Here for example are the figures for the period covering Friday 12th November...

Surely other operators can do just as well?

Perhaps by also monitoring just eight trains...

UPDATE: This, surprisingly, from Barbara Dixon...

Personally, I am quite impressed at East Coasts performance on Friday 12th November.

As one of the patrons on a late afternoon service from Peterborough to Leeds on said date where the guard or train manager or whatever they call themselves nowadays was advertising delay repay at all stops.

Are we talking some dodgy wires or a Network Rail signaller spilling his coffee?

No, it was a brake pipe failure on the said train at Biggleswade.

IEP to be swung by soft loan?

Telegrammed by Ithuriel
Subscribers to RailHub were tantalised with the following this morning...

Philip Hammond is understood to be visiting the site of a potential Intercity Express Programme rolling stock assembly plant at Newton Aycliffe in Co. Durham on Thursday 18 November. There is speculation that a rail-related announcement may be made then.

Meanwhile this from Reuters...

Nov 13 (Reuters) - The Japanese government is considering giving financial support for Hitachi Ltd's (6501.T) bid to win a high-speed railway project order in the UK, the Nikkei reported.

The Japanese government would provide a loan through the Japan Bank for International Cooperation to a railcar-leasing company that Hitachi plans to establish with a leading British general contractor, the daily said.

To be absolutely clear.

A less expensive wrong train is still the wrong train, plus 20 years to rue the wrong decision.

Calling all Picture Desks - fill your boots!

Not content with presiding over a railway that treats photographers as a terrorist threat it would appear that Petrol-head has now banished them from Marsham Street.

This from Her Majesty's Daily Telegraph...

Norman Baker, a Transport minister, said Philip Hammond, the Transport secretary, had "directed that future ministerial photographs will be taken by staff of the department".

This was after his department had spent £550 on official photographs since May 6.

As we are currently picking up the tab for Cameroon's vanity snapper Eye applauds Petrol-head's gesture, but wonders if he may be being penny wise and pound foolish?

This photograph of the Secretary of State was taken by Tom Harris MP at the National Rail Awards earlier this year.

Eye is sure that Tom won't mind Fleet Street picture desks reproducing it at every conceivable opportunity?

Sunday, 14 November 2010

Villiers vignettes - Operational Transport Use

Proof positive, were it needed, that Civil Serpents have no understanding of the operational railway.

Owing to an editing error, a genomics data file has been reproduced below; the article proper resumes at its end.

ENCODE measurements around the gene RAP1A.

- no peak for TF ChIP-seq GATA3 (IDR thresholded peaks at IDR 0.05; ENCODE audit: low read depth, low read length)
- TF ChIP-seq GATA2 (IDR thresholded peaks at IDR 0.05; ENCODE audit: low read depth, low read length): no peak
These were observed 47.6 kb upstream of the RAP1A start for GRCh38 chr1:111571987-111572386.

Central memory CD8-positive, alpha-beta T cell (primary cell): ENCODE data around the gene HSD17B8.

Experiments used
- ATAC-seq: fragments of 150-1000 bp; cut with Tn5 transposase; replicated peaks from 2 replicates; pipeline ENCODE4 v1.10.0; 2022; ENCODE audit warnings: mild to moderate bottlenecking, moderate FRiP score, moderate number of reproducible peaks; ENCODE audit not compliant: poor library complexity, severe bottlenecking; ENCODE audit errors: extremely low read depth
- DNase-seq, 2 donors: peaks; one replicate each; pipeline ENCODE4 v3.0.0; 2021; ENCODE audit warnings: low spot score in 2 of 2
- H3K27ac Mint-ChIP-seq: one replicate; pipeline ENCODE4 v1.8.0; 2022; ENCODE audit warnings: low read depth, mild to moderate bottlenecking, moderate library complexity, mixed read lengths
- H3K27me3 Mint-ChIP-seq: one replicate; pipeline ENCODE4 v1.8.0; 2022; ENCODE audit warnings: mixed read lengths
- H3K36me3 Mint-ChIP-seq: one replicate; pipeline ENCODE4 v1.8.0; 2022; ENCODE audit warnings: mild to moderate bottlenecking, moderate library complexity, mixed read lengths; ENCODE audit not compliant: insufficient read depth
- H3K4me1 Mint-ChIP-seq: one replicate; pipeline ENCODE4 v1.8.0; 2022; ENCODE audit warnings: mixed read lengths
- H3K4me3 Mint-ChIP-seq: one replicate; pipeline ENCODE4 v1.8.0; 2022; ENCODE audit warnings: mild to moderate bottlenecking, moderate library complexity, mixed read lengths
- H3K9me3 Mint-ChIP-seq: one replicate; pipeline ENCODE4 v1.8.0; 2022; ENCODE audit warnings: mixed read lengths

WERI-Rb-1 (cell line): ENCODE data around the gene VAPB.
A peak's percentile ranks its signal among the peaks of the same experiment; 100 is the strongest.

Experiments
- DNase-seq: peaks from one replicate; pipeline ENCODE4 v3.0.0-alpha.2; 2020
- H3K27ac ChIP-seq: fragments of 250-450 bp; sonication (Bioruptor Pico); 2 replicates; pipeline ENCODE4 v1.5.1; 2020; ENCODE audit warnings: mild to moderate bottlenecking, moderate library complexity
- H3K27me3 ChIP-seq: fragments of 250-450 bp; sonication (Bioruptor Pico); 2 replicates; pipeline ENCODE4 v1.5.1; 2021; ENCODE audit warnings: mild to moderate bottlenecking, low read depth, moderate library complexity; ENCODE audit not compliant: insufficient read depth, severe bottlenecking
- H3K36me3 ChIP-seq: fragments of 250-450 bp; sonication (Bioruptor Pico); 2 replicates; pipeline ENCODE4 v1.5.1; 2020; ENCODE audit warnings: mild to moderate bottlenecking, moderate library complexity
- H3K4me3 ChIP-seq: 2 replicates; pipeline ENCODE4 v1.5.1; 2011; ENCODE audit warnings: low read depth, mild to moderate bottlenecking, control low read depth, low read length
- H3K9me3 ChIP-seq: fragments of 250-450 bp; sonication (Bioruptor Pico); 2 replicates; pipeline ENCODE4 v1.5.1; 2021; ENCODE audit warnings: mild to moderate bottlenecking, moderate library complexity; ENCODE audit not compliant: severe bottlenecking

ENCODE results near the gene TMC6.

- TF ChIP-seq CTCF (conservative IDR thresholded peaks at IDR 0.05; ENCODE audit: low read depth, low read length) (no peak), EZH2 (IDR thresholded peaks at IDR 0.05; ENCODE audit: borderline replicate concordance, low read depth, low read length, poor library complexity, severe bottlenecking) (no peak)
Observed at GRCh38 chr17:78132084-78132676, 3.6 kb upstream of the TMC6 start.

The soon to be abolished British Railways Board (Residuary) is rushing to flog off the family silver before the quango is consigned to oblivion.

One of the biggest pieces of land that remains in its portfolio is the former Derby Railway Technical Centre site which extends over 11 acres and which BRB(R) has put on the market for £16m.

But what's this?

Although most of the site is used for offices about a third is rail connected and is in operational transport use.

As well as a number of rolling stock engineering businesses dependent on the rail connected site the RTC is also home to Network Rail's Infrastructure Monitoring Fleet, which is so critical to the railways assurance regime that if the monitoring trains failed to run the network would be shut down.

So concerned about the sale is local lobby group the Derby and Derbyshire Rail Forum that is has issued the following statement:

"We are concerned that the sale of the RTC Business Park contains no protection for the rail-connected facilities at this important site.

"Were these facilities to be lost it would have an enormous impact on the skills base offered, particularly in the field of specialist rolling stock engineering."

Of course in the Age of Austerity nothing must stand in the way of balancing the books - not even clearly issued Ministerial Directions and Guidance.

This from the Saviour of the Jammy Dodger only last week:

Jonathan Edwards (Carmarthen East and Dinefwr, Plaid Cymru)
To ask the Secretary of State for Transport what plans he has for the land in the ownership of BRB (Residuary) Ltd when that body is abolished.

Theresa Villiers (Minister of State (Rail and Aviation), Transport; Chipping Barnet, Conservative)
BRB (Residuary) Ltd will continue its agreed programme to dispose of land that has been determined to have no further operational transport use on terms that deliver the best value for money to the taxpayer.

Any land still held by BRB (Residuary) Ltd when it is abolished will transfer to the direct ownership of the Secretary of State for Transport.

So if the RTC is viewed as having 'no further operational transport use' then what rail connected site does?

Eye is confident that Waterloo International, also a part of BRB(R)'s property portfolio, will make a truly splendid hotel!

Have we got GOOD news for you? No!

Today the nation's editors and their deputies travel to Glasgow for the annual bun-fight that is the Society of Editors National Conference.

The society's 400 members will be welcomed to Glasgow tonight by no less a figure than Alex Salmond, after which the owner of the Evening Standard and Independent, Alexander Lebedev, will give the keynote speech.

The event which is running from the 14th to the 16th of November is taking place at the Grand Central Hotel at the city's Central station.